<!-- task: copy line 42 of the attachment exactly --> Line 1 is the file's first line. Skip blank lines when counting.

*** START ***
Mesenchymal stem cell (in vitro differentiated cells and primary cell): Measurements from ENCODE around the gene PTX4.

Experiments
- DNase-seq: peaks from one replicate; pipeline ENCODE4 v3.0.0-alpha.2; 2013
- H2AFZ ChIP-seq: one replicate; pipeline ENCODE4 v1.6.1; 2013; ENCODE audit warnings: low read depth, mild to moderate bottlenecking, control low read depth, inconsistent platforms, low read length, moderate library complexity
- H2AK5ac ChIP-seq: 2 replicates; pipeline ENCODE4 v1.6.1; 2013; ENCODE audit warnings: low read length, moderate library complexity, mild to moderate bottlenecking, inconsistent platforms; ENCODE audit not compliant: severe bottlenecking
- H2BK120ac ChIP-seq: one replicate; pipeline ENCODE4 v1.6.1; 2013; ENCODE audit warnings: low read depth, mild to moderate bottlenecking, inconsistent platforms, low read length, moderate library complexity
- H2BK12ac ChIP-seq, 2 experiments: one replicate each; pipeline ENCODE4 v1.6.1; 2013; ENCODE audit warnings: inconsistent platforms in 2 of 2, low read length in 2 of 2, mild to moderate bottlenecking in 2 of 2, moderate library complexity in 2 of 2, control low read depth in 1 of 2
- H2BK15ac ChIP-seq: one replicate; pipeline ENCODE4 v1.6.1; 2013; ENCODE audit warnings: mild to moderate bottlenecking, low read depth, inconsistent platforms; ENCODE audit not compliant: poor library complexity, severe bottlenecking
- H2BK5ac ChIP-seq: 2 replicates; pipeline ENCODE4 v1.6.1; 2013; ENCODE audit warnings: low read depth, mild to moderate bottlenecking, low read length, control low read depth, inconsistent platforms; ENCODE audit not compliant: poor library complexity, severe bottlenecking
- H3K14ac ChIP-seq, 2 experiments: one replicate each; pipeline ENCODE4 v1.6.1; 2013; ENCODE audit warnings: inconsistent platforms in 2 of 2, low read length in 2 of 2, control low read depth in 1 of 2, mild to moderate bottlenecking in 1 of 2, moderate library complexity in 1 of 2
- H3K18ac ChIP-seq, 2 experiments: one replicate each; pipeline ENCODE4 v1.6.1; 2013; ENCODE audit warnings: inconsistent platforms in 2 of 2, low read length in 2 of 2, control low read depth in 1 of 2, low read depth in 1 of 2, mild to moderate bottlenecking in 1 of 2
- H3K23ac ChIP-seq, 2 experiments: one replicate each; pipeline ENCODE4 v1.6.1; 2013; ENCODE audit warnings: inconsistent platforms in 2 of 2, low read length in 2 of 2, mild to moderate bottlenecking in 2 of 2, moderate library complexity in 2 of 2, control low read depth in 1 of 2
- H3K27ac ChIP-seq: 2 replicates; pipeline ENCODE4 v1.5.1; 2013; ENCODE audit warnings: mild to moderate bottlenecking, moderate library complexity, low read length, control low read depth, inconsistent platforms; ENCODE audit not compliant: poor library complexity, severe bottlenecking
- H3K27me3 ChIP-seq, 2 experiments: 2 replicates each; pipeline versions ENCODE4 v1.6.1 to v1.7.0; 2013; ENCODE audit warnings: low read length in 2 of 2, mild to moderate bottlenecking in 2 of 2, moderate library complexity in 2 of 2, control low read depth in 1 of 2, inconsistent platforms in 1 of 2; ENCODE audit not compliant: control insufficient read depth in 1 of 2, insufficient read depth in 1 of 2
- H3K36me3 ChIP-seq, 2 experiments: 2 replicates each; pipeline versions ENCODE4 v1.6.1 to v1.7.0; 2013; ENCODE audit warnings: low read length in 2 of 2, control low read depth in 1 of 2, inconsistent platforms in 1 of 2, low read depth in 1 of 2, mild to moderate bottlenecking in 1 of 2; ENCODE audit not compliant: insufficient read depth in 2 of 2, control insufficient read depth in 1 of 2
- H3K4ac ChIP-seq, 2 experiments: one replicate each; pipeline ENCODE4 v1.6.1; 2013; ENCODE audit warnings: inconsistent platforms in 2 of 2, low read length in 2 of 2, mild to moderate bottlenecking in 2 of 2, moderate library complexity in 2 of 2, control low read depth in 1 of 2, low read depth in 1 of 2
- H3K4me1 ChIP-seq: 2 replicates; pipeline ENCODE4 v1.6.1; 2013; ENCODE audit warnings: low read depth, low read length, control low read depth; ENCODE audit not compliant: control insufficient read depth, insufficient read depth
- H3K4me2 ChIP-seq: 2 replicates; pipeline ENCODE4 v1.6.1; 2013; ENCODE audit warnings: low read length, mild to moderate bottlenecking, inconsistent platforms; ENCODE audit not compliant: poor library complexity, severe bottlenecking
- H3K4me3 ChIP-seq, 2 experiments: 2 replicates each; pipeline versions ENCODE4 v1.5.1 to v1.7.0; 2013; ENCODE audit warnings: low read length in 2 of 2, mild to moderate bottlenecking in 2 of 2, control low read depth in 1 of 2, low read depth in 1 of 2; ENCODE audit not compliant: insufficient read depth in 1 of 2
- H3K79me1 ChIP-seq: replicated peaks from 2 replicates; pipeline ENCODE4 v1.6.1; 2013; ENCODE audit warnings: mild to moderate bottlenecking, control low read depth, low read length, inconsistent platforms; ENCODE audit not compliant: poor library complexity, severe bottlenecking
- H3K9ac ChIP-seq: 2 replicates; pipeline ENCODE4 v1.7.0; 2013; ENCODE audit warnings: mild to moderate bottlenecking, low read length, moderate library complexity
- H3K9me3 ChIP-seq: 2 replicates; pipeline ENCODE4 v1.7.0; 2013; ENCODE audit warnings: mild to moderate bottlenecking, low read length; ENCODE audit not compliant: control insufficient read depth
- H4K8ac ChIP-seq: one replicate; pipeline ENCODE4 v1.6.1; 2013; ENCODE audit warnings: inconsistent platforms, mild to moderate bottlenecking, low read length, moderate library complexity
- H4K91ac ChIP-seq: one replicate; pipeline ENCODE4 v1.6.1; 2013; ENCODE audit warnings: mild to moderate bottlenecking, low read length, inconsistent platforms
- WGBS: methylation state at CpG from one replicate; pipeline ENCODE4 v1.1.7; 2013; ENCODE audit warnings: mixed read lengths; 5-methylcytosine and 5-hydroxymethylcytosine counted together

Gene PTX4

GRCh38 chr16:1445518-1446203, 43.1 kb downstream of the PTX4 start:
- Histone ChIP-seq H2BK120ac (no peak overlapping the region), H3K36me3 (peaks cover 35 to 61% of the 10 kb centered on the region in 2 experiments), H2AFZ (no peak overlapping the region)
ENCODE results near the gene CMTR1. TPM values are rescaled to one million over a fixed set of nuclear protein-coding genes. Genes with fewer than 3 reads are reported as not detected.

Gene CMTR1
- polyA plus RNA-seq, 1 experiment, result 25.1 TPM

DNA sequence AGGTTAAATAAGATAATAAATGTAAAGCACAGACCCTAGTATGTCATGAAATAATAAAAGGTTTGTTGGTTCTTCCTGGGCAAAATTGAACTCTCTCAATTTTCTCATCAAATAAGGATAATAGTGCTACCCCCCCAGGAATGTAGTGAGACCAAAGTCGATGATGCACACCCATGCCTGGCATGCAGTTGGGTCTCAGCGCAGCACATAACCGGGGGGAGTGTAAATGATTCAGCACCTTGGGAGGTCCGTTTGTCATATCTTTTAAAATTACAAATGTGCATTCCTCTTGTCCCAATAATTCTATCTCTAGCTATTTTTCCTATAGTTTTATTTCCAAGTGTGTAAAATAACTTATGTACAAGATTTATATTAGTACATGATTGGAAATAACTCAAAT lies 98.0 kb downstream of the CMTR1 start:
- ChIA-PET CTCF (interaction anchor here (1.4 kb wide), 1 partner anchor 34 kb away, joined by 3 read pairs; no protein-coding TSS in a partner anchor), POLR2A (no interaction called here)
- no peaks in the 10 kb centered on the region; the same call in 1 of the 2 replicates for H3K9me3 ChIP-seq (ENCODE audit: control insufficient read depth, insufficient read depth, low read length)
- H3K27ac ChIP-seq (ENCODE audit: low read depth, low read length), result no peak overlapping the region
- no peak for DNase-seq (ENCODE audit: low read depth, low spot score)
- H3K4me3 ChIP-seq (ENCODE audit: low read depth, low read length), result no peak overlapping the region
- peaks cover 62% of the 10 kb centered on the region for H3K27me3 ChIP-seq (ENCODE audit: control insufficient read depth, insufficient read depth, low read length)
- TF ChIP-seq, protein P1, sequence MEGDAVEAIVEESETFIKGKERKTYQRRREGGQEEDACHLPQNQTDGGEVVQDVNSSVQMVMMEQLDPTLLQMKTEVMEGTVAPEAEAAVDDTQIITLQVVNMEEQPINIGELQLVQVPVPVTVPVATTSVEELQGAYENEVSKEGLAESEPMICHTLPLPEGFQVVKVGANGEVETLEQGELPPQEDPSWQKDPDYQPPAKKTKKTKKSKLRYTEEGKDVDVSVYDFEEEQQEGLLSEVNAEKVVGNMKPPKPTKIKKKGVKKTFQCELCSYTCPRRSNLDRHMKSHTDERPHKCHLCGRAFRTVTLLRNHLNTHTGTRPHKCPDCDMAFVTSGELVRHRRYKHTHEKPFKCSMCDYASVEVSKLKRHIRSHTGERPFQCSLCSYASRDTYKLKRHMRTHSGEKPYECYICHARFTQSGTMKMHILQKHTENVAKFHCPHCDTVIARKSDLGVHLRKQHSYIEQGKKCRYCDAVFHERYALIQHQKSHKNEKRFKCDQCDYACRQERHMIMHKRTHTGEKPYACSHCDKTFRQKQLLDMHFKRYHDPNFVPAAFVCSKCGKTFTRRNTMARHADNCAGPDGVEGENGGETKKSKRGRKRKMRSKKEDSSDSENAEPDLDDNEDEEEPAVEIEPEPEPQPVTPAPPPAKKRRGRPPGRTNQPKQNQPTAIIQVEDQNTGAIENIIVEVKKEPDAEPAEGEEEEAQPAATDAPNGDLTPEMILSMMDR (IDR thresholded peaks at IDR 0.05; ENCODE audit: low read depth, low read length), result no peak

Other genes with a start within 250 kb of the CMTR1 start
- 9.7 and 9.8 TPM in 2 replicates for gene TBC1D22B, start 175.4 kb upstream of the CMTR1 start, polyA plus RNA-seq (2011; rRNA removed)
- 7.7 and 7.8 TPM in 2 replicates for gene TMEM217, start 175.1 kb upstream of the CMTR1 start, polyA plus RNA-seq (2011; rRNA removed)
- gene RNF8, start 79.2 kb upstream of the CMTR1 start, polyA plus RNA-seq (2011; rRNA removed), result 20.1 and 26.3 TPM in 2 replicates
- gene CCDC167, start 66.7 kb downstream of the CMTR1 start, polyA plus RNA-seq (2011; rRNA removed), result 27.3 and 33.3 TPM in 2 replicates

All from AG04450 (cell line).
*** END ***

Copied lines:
- 7.7 and 7.8 TPM in 2 replicates for gene TMEM217, start 175.1 kb upstream of the CMTR1 start, polyA plus RNA-seq (2011; rRNA removed)